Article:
Abstract and Keywords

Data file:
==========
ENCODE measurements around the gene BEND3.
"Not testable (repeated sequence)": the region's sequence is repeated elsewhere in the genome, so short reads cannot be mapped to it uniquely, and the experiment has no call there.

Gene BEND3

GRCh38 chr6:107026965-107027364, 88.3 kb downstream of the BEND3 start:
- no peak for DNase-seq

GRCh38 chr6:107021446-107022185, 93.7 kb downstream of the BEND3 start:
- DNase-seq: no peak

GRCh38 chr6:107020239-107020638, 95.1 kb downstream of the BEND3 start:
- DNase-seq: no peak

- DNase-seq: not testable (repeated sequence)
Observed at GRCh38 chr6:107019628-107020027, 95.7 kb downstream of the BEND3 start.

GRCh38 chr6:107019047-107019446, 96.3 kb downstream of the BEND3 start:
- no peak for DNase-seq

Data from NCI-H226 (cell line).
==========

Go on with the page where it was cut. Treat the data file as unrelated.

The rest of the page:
A significant body of literature has examined human families from an evolutionary perspective. Another significant body of literature has examined adoptive families. Unfortunately, these two bodies of literature have generally been kept separate from each other. To address this gap, I examine adoption from an evolutionary perspective. My goal is to both better understand adoption via evolutionary theory, as well as to better understand the evolution of families via adoption. I examine several forms and functions of adoption, including adoption as a substitute for biological children, adoption as a means of kin support, and adoption as a means of social exchange and manipulation. From an evolutionary perspective, what stands out about adoption is its ubiquity and its diversity, its emphasis on biological kinship, and its potential utility as a social tool. I recommend further studies on the ecology of adoption, as well as unifying adoption with other modern approaches to families, including cognitive psychology and neuroscience.
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